- Neglecting to inform employees about a shift in a customer’s priorities – which can be caused by poor communication.
In a similar vein, a recent member survey by ILM asked “How do leaders in your organisation make you feel?” Less than half of respondents (38%) reported that they felt “good at my job”; a third reported being made to feel valuable (34%). Less than a fifth (15%) were left feeling either empowered or excited about work.
If organisations are to act to reduce or remove the causes of stress, they must promote and develop a shift in leadership culture from what appears to be the norm.
We need leaders who offer praise and thanks where it is due, give consideration to individuals’ needs, enable people to use their skills and talents with sufficient discretion, explore their aspirations, offer social support, allow them autonomy and coach them to develop.
None of these leadership requirements are particularly difficult to enact, per se, but they are not sufficiently valued or promoted in organisational cultures – if they were, they would be the predominant style.
Whatever a line manager’s good intentions, however, we also know that individuals tend to revert to a command and control style when they’re under pressure themselves. This suggests that to really root out the causes of stress within our sphere of influence we need to look first at the very top layer of leadership, since we know organisational culture flows from there.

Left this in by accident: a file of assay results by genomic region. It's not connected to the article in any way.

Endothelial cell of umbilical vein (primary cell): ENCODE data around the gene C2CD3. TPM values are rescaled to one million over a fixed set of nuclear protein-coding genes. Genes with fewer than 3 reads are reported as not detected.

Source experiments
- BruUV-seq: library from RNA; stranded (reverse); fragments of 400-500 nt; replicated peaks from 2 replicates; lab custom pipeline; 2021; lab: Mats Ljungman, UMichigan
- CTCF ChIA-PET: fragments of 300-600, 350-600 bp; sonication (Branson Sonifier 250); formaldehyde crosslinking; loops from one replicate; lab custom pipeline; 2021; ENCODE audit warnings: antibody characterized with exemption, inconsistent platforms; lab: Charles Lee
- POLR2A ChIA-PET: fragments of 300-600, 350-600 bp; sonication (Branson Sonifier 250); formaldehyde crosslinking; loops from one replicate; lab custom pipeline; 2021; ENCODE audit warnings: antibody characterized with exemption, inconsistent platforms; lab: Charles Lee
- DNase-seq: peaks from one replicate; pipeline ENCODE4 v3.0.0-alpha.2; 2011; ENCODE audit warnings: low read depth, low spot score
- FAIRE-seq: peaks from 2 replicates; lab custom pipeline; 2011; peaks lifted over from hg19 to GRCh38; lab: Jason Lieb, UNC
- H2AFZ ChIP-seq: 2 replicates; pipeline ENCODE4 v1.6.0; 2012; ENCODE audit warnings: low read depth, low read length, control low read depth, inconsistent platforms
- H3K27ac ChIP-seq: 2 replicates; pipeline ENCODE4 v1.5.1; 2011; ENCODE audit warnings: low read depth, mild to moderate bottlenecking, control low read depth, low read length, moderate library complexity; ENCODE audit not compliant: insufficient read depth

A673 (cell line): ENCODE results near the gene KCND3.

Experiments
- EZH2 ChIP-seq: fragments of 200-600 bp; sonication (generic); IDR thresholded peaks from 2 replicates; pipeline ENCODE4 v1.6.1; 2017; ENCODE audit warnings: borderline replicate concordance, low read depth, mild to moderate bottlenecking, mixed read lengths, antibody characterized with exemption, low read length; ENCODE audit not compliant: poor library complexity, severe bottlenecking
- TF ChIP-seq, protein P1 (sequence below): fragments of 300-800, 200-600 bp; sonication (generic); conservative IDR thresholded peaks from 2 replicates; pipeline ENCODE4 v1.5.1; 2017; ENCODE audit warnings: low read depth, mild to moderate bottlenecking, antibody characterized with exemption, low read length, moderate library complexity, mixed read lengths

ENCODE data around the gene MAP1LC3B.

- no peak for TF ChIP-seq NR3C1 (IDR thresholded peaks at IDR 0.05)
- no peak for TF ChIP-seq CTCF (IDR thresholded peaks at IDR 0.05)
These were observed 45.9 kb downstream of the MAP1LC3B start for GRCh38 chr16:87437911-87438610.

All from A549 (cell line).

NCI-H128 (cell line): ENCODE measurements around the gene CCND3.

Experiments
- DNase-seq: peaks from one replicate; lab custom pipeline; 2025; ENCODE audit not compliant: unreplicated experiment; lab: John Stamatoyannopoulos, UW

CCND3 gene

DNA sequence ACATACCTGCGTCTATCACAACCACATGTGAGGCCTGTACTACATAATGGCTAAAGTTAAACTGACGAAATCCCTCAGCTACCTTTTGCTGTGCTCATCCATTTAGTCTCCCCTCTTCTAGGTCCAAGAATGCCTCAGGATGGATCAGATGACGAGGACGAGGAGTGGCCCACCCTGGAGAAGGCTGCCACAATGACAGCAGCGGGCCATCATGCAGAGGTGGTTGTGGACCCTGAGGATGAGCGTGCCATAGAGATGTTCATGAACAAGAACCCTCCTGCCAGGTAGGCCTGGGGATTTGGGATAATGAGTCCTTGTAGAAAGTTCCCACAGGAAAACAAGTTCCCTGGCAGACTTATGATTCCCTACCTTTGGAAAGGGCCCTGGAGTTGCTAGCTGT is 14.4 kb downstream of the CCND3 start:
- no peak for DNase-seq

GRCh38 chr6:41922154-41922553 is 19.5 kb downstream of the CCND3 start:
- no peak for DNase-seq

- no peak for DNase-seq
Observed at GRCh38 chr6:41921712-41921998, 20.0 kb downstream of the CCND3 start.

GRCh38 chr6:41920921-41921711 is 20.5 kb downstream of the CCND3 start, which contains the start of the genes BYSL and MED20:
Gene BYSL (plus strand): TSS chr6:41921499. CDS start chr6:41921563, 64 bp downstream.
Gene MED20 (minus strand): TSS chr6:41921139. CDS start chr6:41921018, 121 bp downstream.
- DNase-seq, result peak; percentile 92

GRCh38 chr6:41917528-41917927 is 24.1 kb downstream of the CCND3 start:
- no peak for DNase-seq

The question then becomes: what is it that boards of directors do (or should do) that promotes a leadership culture that reduces, rather than increases, job-related stress?
Unfortunately, research on the behaviour and impact of boards is scarce (Neill D, Dulewicz V, 2010), compared with the general literature on leadership. Boards remain somewhat of an enigma, with research relying on self-reporting (a notoriously unreliable source), or focusing on the board as a whole, rather than individual board members (Charas S, 2015).
Real World Group is a widely published organisational psychologists with many years’ experience of the power of taking a 360-degree view of leadership behaviour and impact. We have gathered data on how boards in natural conditions (as opposed to under research conditions) rate themselves, and are rated by others around them on leadership behaviour, governance and team working.
The purpose of this activity is to provide them with a mirror as to how they are perceived to be acting by each other and by others within and outside the organisation. This enables them to accurately understand and act on their strengths and development needs, in order to enhance organisational performance and culture.
The first thing to say about the data we’ve collected over the years is that it consistently supports the assertion that boards’ self-assessments can be misleading – with both positive and negative variances between boards’ self-ratings and ratings of them by others.
Secondly, when we examine data gathered across different sectors over recent years, we find that the least positive impact that boards have on their direct reports (the layer of senior managers who report to the executive board members) is in reducing role-related stress.
They are more likely to be able to positively influence other employees’ attitudes to work and wellbeing, but it is also of note that they consistently have a greater influence with these factors among the board itself (ie, each other), than with their direct reports.